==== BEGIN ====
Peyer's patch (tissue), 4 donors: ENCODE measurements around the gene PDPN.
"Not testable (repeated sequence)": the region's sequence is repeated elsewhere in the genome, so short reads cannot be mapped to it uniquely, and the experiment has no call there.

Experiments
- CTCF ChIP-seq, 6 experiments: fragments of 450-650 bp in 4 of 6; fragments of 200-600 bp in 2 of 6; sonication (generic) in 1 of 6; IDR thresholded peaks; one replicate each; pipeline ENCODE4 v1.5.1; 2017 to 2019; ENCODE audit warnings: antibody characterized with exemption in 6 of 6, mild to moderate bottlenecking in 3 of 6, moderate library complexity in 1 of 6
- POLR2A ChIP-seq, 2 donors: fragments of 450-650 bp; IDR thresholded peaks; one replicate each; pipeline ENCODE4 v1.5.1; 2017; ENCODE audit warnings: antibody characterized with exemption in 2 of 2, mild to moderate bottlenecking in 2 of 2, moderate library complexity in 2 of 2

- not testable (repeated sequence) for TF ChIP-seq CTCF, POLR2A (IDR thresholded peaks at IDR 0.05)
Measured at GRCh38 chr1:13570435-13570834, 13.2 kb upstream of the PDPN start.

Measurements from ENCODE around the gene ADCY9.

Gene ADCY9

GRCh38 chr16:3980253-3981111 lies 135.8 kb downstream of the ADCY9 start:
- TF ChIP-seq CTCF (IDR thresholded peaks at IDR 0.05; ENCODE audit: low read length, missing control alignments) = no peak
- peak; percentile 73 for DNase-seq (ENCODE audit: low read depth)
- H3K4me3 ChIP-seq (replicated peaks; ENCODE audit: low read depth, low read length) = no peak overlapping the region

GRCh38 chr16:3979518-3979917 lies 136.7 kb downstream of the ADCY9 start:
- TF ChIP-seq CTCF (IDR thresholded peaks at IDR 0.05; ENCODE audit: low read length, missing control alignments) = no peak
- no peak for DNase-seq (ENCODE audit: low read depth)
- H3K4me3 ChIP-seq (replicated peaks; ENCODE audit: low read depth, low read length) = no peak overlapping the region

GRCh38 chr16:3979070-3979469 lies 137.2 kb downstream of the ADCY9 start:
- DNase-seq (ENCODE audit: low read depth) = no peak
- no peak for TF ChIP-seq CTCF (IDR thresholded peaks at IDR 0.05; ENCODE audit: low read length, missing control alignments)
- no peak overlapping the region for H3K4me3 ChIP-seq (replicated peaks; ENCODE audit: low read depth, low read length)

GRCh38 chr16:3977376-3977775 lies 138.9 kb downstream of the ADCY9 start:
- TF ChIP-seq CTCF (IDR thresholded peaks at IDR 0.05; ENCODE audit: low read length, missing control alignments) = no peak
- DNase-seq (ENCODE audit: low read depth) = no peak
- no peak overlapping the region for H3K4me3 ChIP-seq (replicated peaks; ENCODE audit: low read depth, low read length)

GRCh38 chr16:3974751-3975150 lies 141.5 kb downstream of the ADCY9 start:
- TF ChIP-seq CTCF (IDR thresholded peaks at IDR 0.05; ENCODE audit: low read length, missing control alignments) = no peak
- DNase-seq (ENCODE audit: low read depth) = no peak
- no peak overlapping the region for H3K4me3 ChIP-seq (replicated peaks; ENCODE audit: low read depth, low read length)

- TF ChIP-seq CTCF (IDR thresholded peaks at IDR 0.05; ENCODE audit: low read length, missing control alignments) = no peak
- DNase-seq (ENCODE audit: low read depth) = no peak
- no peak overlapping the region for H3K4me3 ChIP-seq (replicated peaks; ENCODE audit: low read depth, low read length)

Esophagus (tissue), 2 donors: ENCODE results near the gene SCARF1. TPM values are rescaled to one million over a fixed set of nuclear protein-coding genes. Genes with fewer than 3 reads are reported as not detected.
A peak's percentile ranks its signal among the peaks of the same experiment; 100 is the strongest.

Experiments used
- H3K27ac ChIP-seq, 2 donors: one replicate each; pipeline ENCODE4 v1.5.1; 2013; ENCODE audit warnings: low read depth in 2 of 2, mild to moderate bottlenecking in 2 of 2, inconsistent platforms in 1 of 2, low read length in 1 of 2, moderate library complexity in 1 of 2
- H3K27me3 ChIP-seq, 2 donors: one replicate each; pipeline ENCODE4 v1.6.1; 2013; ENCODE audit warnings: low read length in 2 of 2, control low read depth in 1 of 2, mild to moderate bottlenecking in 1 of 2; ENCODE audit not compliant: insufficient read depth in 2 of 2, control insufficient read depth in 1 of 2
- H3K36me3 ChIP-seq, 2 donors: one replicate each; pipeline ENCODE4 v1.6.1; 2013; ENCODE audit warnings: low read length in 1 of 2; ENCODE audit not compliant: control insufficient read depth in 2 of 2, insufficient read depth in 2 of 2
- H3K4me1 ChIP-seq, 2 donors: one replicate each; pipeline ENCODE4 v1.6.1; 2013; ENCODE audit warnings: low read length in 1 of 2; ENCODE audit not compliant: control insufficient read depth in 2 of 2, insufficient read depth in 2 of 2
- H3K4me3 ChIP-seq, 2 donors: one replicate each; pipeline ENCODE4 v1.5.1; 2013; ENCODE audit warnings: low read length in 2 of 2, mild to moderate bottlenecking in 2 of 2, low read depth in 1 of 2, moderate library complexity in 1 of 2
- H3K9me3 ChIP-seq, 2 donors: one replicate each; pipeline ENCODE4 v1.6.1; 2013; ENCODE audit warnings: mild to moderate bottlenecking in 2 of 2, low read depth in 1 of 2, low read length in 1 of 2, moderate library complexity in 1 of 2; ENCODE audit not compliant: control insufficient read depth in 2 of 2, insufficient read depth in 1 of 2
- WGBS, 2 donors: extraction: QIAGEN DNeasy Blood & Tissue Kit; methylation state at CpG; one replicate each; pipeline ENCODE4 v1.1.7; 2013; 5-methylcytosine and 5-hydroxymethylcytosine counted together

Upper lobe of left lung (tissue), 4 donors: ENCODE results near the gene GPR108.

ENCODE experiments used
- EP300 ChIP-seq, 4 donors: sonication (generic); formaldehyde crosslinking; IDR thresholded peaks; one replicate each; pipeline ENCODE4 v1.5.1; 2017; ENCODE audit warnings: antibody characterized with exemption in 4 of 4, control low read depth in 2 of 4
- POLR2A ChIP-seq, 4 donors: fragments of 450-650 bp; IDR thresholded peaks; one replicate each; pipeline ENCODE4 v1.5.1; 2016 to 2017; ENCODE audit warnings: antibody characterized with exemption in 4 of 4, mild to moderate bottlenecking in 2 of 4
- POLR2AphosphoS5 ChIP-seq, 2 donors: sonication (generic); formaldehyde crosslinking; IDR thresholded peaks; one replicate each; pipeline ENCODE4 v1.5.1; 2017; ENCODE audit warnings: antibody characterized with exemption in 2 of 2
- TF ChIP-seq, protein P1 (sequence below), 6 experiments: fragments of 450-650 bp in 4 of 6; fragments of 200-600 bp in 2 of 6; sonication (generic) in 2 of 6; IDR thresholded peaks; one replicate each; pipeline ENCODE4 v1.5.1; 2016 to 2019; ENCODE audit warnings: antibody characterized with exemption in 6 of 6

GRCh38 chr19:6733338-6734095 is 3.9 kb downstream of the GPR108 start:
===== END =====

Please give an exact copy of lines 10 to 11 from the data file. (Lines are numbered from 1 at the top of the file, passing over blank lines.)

GRCh38 chr16:3980253-3981111 lies 135.8 kb downstream of the ADCY9 start:
- TF ChIP-seq CTCF (IDR thresholded peaks at IDR 0.05; ENCODE audit: low read length, missing control alignments) = no peak